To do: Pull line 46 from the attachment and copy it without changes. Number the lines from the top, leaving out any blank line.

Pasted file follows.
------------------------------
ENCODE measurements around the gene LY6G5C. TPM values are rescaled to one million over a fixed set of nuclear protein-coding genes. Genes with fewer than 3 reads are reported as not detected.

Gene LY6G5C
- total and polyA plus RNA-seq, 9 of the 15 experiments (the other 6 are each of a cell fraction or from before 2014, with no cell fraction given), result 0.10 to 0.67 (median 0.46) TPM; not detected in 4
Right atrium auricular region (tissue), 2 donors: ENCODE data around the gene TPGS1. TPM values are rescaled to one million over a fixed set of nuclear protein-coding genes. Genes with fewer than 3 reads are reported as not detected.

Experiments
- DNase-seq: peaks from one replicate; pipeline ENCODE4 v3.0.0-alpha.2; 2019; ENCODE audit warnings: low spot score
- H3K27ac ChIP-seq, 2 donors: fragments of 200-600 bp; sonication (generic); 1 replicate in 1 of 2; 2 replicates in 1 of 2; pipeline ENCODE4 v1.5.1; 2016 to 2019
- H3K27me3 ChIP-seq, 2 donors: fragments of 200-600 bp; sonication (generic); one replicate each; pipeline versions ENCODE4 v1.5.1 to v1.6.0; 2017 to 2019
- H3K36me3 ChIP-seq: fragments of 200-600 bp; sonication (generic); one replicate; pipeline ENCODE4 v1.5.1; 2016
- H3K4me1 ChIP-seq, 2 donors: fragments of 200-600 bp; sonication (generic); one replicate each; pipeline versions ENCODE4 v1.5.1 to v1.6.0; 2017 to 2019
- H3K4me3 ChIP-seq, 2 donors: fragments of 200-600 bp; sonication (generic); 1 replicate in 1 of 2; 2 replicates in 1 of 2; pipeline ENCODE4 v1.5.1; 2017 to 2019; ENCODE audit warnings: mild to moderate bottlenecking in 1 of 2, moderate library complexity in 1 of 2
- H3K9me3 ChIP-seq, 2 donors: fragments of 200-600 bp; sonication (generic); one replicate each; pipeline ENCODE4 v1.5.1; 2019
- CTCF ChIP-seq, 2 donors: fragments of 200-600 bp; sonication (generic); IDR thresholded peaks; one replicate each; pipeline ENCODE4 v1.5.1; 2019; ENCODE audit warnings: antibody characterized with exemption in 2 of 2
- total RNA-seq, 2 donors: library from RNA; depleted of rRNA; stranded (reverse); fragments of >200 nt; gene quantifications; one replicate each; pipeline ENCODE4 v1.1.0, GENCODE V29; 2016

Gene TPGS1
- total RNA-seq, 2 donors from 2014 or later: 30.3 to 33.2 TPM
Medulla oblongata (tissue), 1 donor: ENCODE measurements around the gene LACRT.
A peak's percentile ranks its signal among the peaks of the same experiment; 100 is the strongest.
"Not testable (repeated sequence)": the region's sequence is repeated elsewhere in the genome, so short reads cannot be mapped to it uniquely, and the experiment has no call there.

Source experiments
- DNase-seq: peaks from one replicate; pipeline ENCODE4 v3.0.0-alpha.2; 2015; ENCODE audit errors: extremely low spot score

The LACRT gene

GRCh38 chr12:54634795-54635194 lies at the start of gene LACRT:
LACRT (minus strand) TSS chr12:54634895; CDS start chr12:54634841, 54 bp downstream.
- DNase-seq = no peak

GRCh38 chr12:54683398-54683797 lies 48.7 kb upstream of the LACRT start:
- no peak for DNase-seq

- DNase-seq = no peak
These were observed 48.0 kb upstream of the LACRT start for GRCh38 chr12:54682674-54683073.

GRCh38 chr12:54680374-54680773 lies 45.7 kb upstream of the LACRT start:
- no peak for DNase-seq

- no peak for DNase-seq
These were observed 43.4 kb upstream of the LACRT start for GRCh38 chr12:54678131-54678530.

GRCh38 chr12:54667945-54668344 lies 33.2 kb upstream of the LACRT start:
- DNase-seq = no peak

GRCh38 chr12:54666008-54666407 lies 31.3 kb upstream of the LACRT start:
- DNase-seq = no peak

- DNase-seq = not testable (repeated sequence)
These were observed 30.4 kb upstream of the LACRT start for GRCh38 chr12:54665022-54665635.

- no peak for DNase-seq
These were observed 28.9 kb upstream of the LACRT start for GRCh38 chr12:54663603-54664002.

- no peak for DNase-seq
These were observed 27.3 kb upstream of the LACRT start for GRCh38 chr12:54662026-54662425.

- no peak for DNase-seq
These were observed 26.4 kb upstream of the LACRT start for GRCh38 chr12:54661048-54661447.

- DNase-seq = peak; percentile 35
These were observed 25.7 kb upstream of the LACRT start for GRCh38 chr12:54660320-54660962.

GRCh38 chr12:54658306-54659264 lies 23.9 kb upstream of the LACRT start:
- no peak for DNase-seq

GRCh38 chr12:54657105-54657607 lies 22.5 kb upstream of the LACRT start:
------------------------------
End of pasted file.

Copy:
- DNase-seq = peak; percentile 35